So this 26-year-old girl went to see Phish in Portsmouth, Virginia on Tuesday, but after the show, her friends couldn't find her. So they went home. Her parents, being the protective types, freaked out and filed a missing persons report.
Drag Me To Hartford
Hilarious... and proof of why Phish is better than Metallica. The woman who disappeared from a Metallica concert, sadly, was never seen again.
Drag Me To Hell
While Laura was tooling around the U.S. with her new friends, I was, sadly, on haitus from my own Phish tour. But I had an opportunity to see Sam Raimi's first directorial gig since the last "Spider Man" last night, "Drag Me To Hell."
I have to say I was a little disappointed. Perhaps it is a matter of setting one's expectations too high, or perhaps it is that the genre is best suited to a low budget. Or, perhaps, it is that Bruce Cambpell did not even have a cameo. I am not going to describe the plot too much - because there really isn't one. That is never the point of these movies.
Raimi's original low-budget, over-the-top films owed much of their charm to their absurdity and self-deprecation, yet still were groundbreaking technically. The famous scene from Evil Dead II where Cambell is fighting against his own hand is frightening, hilarious, and somehow believable. Drag Me To Hell featured modern production and much better special effects, but the result was often flat.
The best scene in the movie came early on, in which our hero, Christine, is attacked in her car and consequently cursed by the gypsy pictured above. A young woman fighting off a crippled old lady with a stapler? Brilliant. But things kind of deflated after that. The frights were simplistic, and the enemy was intangible and impotent. Most of the demon's chills came in the form of rattling kitchenware, billowing curtains, and an occasional nightmare. So while the sets were lush and lavish, they were a backdrop to relatively uninteresting proceeedings.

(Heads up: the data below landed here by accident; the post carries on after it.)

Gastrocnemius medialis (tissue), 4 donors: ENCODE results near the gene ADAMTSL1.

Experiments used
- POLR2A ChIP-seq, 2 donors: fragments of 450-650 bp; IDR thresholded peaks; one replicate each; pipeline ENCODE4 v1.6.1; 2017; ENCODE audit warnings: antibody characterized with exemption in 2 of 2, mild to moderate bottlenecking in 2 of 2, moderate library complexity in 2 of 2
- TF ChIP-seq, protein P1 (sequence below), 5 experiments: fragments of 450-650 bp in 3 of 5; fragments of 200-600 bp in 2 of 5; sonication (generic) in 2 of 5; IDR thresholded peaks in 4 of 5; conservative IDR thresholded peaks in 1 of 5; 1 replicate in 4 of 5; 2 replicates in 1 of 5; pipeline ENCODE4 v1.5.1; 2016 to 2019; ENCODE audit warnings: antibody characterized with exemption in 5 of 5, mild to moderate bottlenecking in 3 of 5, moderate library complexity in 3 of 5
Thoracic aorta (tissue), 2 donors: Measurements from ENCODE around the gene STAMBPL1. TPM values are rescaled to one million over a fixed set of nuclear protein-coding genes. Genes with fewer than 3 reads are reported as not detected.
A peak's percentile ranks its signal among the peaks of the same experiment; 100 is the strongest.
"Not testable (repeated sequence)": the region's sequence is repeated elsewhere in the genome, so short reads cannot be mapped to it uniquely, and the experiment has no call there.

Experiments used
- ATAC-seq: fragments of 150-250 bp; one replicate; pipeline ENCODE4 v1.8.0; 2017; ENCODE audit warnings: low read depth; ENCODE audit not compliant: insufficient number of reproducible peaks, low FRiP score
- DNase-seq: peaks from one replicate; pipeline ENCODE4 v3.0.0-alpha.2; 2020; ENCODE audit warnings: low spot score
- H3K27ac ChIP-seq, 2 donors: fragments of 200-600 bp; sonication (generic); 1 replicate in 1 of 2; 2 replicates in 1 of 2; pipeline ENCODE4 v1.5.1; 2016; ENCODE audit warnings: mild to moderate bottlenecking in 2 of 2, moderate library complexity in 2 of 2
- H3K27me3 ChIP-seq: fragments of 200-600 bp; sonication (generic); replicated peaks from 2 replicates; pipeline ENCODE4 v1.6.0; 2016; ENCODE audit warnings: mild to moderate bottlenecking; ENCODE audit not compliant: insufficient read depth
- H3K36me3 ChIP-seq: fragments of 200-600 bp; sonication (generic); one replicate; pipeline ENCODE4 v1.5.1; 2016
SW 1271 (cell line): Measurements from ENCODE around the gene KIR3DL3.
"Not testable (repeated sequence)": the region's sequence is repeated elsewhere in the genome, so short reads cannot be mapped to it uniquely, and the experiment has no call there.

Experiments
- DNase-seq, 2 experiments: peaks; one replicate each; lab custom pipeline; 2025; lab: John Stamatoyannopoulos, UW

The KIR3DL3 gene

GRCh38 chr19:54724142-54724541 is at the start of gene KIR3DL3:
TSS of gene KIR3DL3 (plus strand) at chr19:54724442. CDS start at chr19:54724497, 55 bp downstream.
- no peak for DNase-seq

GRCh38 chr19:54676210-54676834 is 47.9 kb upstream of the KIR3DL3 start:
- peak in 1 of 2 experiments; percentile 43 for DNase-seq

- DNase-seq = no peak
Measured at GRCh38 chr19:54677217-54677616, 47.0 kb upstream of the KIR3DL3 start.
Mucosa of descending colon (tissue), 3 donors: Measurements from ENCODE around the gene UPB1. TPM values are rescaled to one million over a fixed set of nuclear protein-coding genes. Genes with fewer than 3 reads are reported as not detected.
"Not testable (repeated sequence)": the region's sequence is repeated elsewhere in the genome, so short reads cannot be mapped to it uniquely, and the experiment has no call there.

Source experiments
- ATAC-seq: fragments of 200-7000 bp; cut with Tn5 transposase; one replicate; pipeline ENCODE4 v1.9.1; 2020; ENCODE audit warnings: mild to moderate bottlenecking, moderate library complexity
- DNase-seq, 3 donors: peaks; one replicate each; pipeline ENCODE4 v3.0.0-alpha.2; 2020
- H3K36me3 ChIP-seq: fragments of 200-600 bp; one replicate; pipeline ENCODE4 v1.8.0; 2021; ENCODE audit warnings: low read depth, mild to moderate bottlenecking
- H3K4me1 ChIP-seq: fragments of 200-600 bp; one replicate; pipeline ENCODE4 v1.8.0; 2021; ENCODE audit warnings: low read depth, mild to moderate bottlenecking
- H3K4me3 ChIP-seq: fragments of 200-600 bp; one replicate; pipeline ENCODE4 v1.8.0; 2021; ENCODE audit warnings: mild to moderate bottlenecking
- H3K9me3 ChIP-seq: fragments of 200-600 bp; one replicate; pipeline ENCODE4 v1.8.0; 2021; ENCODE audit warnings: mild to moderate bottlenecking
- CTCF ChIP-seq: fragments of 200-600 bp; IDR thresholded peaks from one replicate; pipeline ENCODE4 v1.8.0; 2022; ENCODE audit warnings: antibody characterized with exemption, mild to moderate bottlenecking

There were some positives, most notably the fortune-teller character who Christine consults throughout the movie in her efforts to free herself from the gypsy's curse. He got all the good lines, while most of the other characters were pretty flat. Another scene where Christine meets her boyfriend's parents also has some priceless moments. But unfortunately these bright spots were overwhelmed by a rather plodding pace and pretty uninspired action.
At the end of the day, it was an okay movie. At $30 million, it wasn't exactly a big-budget film either. But Evil Dead II, which was made for $3.5 million more than twenty years ago, did far more with far less.